Our project continues as this millennial reminds her younger self to stand up for what she believes in.
ear 17-Year-Old Me,
This letter is difficult to write. Not because I don’t want to revisit the challenging moments you’re confronting. Not because I don’t want to share the life lessons learned. Mostly because I’m realizing how hard it can be to acknowledge the fact that I have experienced way more than I ever thought I would by the time I turned 27.
The future you doesn’t give herself enough credit.
It’s true what they say: we are our own toughest critics. Sometimes it feels like I was in your shoes just yesterday. How has it been 10 years? It seems terrifying, yet when I look at what I have overcome and accomplished, I can accept the decade-long departure from my younger self.
But today, I’m writing for you. Here’s what I wish I knew when I was your age:
1. It is okay to say no.
This takes you many years to learn, and it’s something you still have to work on every day. You have always been a “yes” person. Not because you want to look cool or fit in, but because you like to make people happy. Sometimes the only person you can make happy is yourself. Sometimes, you need to be a little selfish.
I’m proud of you for not being afraid to be different.
Stop saying yes to things you don’t feel like doing. Stop bending over backwards to please everyone. Once you start to learn saying no is OK, and you stop worrying about offending the other person, you’ll begin to finally grow a backbone. And you’ll be a better person for it.
2. Be true to you.
At age 17, you are at the peak of discovering your true interests and passions. Just because everyone else likes something, doesn’t mean you have to jump on the bandwagon in attempt to fit in. You know what? I’m proud of you for using a tin Cat in the Hat lunchbox as a purse. I’m proud of you for wearing black nail polish and heavy eye makeup. I’m proud of you for wearing plaid pajama pants in public. While these things seem completely absurd to me now, I’m proud of you for not being afraid to be different despite a lot of the criticism and backlash.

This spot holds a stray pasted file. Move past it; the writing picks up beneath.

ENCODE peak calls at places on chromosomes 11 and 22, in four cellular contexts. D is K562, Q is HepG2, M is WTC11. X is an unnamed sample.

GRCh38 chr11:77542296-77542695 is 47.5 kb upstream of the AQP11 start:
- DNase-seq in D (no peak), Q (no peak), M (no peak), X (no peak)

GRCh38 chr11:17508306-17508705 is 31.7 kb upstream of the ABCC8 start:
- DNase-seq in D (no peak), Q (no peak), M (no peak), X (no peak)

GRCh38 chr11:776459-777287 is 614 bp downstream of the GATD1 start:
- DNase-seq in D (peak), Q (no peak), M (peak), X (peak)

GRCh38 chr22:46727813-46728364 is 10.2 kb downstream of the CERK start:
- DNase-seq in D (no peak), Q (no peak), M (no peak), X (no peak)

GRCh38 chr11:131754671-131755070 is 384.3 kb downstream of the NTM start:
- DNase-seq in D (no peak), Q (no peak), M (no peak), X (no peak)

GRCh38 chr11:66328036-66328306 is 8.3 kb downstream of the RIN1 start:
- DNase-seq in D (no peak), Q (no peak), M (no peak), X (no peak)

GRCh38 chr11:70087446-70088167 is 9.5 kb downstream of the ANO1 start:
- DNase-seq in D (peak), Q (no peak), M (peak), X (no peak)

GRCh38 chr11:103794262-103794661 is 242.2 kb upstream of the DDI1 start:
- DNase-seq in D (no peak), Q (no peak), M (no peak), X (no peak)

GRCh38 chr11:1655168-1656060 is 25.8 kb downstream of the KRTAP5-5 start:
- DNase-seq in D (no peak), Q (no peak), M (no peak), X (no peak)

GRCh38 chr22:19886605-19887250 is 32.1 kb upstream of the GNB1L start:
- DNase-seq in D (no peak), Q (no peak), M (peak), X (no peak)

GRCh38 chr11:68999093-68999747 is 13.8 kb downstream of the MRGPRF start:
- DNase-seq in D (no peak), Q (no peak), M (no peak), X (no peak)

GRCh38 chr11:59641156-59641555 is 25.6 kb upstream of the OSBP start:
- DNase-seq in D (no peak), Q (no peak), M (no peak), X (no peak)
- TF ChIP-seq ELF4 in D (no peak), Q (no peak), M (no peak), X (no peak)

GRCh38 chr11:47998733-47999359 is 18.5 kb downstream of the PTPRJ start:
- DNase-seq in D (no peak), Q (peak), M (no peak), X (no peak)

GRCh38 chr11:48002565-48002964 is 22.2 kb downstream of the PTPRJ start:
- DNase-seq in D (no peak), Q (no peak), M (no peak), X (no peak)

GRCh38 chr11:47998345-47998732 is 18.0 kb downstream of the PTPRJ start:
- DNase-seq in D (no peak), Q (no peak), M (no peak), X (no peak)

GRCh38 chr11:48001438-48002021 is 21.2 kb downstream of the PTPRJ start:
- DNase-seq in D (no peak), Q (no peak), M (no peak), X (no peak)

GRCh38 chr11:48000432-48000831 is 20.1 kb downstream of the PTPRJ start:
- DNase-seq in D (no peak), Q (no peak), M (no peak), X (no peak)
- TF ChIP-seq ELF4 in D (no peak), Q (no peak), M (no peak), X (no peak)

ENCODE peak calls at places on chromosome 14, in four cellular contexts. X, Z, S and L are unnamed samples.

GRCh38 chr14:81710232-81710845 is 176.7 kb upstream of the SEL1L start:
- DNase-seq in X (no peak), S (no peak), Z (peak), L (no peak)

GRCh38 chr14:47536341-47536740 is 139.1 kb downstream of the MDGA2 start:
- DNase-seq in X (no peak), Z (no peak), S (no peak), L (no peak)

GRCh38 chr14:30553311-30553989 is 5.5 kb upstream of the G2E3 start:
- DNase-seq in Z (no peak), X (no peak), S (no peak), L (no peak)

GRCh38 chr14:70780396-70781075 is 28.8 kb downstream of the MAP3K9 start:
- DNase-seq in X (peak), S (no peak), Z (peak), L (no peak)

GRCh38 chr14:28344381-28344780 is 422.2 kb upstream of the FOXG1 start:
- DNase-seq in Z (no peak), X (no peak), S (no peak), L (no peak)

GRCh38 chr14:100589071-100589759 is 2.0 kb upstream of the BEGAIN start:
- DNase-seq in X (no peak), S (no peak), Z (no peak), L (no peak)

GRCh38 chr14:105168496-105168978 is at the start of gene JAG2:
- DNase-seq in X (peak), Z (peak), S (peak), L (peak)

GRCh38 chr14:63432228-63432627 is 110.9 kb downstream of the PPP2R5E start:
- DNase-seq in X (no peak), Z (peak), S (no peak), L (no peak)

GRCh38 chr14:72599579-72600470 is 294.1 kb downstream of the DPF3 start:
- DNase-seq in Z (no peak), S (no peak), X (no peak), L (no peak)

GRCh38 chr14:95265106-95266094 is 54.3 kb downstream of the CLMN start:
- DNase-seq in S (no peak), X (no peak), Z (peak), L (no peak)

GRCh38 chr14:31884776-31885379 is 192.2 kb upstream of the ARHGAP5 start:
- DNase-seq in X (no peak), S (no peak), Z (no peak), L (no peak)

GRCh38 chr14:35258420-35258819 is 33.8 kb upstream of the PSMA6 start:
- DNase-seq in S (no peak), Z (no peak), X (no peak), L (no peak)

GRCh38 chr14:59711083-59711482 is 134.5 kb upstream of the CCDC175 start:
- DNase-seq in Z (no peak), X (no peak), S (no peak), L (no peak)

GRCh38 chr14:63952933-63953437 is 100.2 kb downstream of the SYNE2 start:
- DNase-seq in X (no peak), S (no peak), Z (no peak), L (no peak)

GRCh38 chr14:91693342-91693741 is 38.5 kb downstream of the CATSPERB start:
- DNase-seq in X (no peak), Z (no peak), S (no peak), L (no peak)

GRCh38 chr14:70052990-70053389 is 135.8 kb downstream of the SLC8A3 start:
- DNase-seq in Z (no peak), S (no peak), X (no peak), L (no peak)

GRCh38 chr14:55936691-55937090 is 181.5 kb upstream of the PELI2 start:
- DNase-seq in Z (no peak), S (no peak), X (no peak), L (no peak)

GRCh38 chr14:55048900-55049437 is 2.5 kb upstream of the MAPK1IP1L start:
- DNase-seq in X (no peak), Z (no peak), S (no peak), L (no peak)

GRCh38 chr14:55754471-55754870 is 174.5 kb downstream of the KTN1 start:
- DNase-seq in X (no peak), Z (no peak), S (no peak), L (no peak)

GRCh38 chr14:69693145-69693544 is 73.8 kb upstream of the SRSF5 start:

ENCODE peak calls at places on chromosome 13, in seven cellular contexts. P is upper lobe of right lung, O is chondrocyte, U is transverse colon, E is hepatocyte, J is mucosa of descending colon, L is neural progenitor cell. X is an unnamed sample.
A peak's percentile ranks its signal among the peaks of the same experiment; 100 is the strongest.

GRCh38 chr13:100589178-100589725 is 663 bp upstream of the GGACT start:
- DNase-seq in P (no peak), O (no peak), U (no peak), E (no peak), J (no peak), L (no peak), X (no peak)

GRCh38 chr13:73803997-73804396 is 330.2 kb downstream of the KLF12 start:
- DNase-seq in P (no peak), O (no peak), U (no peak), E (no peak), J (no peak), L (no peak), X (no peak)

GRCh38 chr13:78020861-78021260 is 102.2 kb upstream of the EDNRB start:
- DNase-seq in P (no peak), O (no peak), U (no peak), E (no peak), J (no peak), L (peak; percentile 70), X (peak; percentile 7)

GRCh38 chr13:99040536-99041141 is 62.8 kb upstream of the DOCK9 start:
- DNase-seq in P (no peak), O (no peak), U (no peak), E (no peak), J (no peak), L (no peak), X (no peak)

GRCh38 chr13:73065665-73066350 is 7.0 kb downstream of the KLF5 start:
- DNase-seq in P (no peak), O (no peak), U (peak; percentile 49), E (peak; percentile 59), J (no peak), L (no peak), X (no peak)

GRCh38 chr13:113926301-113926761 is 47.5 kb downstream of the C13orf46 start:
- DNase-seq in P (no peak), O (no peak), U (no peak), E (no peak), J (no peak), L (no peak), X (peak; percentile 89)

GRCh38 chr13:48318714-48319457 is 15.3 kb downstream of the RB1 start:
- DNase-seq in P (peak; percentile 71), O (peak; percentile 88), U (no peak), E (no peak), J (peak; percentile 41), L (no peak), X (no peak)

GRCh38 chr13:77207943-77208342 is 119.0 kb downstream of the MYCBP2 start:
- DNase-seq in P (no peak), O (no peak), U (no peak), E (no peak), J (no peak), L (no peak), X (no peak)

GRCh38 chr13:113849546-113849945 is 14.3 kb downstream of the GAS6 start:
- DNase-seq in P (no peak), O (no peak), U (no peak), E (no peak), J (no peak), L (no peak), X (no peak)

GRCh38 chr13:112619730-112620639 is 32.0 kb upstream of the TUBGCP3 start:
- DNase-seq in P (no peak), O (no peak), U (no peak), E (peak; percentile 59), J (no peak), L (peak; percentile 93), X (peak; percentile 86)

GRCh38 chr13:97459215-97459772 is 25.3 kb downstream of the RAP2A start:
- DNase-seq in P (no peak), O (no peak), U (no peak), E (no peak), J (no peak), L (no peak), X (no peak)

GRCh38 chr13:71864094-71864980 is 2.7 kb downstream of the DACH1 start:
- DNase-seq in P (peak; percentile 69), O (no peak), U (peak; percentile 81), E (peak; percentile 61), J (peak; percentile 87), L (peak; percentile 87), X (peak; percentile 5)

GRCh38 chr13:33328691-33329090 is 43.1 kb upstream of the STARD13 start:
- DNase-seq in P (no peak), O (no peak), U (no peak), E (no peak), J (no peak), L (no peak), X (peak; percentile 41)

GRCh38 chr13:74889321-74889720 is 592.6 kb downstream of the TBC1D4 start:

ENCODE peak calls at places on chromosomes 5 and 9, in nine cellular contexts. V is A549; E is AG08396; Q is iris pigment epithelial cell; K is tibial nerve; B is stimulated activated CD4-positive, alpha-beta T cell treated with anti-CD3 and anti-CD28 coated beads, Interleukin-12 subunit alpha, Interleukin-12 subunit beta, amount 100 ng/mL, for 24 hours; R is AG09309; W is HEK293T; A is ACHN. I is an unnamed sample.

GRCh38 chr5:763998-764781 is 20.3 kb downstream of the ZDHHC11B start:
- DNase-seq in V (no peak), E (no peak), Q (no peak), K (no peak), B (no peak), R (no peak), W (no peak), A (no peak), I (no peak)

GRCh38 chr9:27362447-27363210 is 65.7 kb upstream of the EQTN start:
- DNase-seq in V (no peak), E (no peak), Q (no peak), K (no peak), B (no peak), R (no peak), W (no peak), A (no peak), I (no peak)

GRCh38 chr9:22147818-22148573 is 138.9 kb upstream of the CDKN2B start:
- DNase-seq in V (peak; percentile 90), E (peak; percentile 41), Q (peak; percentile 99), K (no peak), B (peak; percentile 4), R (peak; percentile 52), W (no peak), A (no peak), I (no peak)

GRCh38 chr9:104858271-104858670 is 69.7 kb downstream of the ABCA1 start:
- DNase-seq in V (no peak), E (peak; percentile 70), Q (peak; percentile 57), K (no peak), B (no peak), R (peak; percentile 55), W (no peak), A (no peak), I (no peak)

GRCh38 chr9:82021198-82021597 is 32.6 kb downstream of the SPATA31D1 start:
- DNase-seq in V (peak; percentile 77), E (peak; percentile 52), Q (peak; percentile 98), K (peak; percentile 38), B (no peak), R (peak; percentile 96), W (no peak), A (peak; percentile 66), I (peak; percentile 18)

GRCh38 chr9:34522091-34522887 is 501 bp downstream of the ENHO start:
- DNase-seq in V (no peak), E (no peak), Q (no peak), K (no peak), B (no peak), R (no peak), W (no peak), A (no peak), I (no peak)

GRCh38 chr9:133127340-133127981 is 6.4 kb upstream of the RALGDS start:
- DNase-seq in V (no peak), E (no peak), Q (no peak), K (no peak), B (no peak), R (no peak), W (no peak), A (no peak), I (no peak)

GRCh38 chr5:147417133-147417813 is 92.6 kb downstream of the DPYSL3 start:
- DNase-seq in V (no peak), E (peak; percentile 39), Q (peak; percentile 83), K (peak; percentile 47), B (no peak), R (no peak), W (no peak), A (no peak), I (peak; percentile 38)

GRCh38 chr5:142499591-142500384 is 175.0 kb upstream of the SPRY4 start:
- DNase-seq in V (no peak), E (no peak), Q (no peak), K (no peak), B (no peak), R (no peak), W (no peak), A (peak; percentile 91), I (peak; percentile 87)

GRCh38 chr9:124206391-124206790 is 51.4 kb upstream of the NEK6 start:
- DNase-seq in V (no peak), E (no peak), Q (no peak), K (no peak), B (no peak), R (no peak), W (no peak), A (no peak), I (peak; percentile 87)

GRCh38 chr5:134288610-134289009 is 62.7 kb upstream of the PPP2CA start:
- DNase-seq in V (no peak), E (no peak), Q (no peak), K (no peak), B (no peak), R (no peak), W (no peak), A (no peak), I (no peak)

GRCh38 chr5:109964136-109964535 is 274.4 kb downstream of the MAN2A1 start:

3. Friends are the family you choose.
Surround yourself with people who bring out the best in you. You are so fortunate that the friends you make in high school prove over a decade later to be lifelong companions. You really do end up standing next to each other in your wedding parties, just like you dreamed of doing. You travel together. You support each other through many obstacles. This is all because you knew to choose your friends carefully. Friends are not meant to judge you, but rather to accept you for who you are and make you genuinely happy. Remember this as you build relationships over the next 10 years.
4. Mom and Dad know a thing or two.
As a teenager, it often feels like your parents are out to get you. This really isn’t the case. You probably won’t truly believe this until you start your career as a high school teacher, but try to understand your parents are genuinely trying to protect you and raise you the best way they know how. Sure, they’ve made some mistakes. I know it’s hard for you to see this now, but they are real human beings too. Instead of assuming they are trying to make your life a misery, put yourself in their shoes. You are a teenager — you know what goes on. When your parents worry, they are probably completely justified. You always knew you had great parents, just wait to see how your relationship with them evolves into friendship over the years.
I wish I could tell you things are going to get easier, but I can’t.
5. You are a survivor.
By this point, you have already been through a lot; things people twice your age have yet to experience. You have survived the bullies and the awkward years. Hell, you’ve even survived your Mom’s journey through breast cancer. She is a survivor! And guess what? You are, too.
I wish I could tell you things are going to get easier, but I can’t. You are going to go through some incredible triumphs and some extremely hard times. But these experiences will help you build the strength you continue to rely on in coping with the tough times still ahead.
The good news is, in the next year you will realize your worth. You will even meet your future husband. Crazy, I know. Just remember, you’re capable of getting through whatever life throws your way.
Get ready for a wild ride.
What advice would you share if you could travel back in time 10 years from now? Be a part of Project: #YoungerMe. Check out our terms and style guide, then submit your letter here. Or simply share your thoughts in the comments below! (And be sure to use the hashtag when tweeting us @reply_mag and sharing on Facebook).